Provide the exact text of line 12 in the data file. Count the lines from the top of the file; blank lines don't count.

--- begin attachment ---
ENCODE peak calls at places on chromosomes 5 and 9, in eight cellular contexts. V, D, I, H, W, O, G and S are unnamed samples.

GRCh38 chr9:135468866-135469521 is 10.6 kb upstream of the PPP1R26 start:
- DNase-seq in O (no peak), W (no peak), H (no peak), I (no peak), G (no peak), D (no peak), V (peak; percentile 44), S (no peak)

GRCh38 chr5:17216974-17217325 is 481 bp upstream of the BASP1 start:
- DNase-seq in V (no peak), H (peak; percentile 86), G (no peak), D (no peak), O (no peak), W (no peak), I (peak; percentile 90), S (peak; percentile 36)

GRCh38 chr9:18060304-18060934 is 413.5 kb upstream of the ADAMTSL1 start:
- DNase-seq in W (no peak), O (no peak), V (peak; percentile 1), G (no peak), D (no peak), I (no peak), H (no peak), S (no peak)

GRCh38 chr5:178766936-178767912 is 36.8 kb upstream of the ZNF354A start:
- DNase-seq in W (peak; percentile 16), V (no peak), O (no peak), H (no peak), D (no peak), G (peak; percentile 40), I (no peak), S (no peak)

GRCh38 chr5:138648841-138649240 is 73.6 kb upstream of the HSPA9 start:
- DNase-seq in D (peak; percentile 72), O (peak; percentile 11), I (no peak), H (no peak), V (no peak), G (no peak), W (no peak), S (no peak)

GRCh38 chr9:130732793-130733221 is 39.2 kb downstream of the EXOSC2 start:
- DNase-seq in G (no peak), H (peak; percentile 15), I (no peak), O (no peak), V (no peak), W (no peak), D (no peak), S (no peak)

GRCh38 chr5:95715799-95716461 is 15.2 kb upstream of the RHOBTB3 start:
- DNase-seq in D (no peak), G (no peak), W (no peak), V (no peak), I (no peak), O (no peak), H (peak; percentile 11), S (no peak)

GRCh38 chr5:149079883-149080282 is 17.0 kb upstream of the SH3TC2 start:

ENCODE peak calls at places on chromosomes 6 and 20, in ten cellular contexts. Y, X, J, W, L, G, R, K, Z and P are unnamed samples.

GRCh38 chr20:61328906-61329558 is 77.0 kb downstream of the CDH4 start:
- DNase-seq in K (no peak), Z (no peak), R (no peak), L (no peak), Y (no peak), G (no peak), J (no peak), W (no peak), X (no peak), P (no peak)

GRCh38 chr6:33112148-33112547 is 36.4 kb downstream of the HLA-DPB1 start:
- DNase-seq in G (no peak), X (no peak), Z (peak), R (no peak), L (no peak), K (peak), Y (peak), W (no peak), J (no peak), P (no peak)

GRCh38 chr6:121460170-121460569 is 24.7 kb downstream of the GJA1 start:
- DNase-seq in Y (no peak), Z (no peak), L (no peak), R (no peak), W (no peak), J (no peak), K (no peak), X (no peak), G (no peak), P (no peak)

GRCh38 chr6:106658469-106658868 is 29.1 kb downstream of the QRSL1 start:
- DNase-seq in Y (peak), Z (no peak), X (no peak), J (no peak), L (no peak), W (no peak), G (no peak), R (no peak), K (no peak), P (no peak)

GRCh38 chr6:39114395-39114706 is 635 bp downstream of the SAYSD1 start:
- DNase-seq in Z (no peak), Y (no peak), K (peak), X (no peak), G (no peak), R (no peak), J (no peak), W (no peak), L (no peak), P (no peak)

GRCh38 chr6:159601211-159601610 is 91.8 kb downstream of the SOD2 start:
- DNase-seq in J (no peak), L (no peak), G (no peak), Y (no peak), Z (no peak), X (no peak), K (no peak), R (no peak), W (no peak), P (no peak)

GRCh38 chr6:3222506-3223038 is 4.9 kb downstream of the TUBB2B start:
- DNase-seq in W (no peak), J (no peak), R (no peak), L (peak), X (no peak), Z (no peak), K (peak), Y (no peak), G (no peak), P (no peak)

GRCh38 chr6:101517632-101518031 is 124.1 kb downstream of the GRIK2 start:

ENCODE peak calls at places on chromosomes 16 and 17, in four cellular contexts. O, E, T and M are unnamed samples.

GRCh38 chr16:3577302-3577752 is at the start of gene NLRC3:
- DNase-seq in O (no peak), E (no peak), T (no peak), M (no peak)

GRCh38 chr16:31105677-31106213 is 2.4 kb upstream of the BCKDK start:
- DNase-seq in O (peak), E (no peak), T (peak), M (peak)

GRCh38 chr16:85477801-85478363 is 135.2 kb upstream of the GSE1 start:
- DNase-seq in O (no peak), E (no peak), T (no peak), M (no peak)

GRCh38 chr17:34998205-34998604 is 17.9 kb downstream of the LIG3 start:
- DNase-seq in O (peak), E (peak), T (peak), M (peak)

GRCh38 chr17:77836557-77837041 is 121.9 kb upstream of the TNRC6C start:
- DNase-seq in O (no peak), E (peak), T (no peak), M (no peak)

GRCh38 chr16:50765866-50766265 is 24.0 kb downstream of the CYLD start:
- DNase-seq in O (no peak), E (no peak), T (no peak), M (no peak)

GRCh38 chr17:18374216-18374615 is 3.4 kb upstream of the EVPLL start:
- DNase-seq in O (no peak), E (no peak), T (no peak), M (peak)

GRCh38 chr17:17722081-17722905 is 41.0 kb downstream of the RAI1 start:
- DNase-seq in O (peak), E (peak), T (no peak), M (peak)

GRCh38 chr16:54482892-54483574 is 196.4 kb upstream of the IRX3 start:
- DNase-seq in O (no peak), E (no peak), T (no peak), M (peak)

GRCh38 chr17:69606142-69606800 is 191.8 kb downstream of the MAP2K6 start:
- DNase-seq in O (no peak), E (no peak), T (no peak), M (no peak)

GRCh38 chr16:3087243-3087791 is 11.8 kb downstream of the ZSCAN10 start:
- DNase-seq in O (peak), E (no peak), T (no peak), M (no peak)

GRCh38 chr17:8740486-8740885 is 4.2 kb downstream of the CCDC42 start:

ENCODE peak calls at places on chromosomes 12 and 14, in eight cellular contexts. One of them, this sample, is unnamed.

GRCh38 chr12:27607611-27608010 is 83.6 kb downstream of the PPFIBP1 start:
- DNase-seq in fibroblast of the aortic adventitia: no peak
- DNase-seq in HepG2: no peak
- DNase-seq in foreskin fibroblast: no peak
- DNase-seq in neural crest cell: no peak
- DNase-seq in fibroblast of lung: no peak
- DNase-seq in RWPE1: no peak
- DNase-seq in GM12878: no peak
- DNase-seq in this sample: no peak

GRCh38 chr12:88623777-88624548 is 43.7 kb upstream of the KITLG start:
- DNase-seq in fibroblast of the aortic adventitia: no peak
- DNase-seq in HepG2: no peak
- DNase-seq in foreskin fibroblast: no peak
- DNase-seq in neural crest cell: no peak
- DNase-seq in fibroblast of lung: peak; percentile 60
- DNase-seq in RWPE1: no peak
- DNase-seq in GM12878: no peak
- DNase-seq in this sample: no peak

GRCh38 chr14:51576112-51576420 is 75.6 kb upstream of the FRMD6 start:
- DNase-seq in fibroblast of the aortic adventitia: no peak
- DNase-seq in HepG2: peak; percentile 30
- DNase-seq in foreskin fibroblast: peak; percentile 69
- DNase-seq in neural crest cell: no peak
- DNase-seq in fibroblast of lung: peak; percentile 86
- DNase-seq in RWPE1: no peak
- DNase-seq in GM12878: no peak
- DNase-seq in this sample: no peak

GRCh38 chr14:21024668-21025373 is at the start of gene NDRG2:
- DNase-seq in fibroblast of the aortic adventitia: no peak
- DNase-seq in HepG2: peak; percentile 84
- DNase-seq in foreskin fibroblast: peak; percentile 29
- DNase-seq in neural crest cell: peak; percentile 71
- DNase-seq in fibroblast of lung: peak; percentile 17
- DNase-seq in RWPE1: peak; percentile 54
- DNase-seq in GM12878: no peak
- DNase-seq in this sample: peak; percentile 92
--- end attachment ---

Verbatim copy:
GRCh38 chr9:130732793-130733221 is 39.2 kb downstream of the EXOSC2 start: